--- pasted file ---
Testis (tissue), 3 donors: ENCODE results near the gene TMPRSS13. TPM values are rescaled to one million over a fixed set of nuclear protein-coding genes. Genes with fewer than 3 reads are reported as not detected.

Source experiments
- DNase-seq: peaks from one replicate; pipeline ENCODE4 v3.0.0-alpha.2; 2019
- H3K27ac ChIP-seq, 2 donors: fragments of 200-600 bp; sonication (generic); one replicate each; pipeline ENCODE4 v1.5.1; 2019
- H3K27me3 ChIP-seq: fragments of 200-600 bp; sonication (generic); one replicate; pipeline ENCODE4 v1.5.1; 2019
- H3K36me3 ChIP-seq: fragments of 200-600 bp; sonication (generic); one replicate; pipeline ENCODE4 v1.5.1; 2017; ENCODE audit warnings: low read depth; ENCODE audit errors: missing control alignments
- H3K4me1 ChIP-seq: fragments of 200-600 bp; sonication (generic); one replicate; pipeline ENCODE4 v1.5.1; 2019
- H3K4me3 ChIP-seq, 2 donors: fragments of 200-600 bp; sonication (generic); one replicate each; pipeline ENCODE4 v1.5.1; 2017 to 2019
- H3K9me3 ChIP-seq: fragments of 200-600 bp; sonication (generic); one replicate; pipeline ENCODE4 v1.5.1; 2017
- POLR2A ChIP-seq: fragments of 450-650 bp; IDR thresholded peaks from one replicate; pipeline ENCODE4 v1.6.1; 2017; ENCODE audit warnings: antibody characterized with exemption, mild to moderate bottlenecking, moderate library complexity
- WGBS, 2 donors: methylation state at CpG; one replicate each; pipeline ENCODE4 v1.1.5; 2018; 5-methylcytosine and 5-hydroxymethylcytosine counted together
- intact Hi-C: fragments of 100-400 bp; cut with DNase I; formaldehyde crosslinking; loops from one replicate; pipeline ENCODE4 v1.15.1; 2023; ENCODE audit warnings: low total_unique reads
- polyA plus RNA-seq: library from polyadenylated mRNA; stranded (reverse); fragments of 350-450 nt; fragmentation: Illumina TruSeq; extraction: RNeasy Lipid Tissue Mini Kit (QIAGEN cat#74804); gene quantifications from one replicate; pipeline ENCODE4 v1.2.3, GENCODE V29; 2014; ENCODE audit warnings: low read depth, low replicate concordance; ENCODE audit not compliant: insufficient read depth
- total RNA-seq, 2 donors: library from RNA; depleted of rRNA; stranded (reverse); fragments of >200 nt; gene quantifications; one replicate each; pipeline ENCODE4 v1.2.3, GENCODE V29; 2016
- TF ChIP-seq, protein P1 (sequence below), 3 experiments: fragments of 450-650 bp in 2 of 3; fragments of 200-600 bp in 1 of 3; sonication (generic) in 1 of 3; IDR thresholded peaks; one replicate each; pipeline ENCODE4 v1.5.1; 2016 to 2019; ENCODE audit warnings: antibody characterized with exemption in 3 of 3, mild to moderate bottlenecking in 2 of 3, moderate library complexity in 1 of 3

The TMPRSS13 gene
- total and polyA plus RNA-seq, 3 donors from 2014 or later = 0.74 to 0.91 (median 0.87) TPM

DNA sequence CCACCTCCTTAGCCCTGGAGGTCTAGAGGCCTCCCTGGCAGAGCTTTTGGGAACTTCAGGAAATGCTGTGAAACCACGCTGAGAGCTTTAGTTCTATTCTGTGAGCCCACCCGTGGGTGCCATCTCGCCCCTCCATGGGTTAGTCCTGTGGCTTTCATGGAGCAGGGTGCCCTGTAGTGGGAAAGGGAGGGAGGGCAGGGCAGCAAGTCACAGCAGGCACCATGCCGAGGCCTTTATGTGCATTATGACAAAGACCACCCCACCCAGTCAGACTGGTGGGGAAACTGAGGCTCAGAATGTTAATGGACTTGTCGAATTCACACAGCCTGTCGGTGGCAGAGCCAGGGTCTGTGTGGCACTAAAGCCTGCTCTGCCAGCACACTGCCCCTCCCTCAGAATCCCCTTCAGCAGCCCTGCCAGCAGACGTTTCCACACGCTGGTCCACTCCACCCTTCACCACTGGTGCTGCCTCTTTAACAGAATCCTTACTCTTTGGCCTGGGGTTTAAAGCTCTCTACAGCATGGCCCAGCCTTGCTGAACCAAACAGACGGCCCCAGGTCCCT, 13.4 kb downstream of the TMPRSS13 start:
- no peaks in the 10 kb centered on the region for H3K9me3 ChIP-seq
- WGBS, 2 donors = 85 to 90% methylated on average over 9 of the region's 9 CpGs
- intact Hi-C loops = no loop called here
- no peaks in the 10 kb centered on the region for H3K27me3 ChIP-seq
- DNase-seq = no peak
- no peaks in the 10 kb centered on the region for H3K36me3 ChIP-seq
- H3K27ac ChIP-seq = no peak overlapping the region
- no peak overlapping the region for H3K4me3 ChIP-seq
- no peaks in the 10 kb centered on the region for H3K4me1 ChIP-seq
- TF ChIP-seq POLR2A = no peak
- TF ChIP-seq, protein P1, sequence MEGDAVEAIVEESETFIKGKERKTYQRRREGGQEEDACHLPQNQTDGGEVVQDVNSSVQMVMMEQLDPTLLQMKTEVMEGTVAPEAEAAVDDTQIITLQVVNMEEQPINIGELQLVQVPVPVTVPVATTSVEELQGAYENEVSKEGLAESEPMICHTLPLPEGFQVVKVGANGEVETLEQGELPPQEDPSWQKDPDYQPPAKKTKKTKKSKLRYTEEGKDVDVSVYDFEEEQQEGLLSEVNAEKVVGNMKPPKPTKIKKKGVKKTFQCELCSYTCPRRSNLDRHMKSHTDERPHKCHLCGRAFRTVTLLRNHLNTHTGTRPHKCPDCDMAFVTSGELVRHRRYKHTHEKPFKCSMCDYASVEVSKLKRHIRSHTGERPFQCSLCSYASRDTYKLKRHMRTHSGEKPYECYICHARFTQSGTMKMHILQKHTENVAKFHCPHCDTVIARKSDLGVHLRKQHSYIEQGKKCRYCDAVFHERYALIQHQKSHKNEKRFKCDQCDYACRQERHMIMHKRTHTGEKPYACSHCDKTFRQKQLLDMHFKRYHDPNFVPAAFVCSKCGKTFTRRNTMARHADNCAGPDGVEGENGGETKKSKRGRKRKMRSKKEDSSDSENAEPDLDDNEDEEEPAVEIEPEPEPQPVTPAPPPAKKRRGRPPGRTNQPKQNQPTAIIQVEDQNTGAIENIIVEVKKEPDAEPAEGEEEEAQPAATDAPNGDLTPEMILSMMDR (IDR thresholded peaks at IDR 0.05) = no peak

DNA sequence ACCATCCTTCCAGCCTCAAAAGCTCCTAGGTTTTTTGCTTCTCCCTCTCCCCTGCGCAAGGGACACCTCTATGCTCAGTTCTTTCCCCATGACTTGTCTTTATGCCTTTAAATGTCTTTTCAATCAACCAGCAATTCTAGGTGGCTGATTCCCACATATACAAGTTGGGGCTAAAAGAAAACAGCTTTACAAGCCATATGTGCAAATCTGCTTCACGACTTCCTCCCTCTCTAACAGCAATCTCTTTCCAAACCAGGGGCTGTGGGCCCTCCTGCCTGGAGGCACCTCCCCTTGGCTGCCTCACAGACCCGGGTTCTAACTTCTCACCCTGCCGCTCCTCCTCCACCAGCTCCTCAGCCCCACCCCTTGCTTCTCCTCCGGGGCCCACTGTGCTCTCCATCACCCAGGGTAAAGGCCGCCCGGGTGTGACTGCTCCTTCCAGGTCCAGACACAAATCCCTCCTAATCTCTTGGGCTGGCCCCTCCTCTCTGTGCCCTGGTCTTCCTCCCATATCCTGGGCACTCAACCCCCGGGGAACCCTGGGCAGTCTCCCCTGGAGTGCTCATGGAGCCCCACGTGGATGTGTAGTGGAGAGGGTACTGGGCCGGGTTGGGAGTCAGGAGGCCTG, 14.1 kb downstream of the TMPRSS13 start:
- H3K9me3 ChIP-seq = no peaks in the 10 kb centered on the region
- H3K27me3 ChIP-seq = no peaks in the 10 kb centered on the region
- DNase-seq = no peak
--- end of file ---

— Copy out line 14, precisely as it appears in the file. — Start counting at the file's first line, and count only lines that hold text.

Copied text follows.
- total RNA-seq, 2 donors: library from RNA; depleted of rRNA; stranded (reverse); fragments of >200 nt; gene quantifications; one replicate each; pipeline ENCODE4 v1.2.3, GENCODE V29; 2016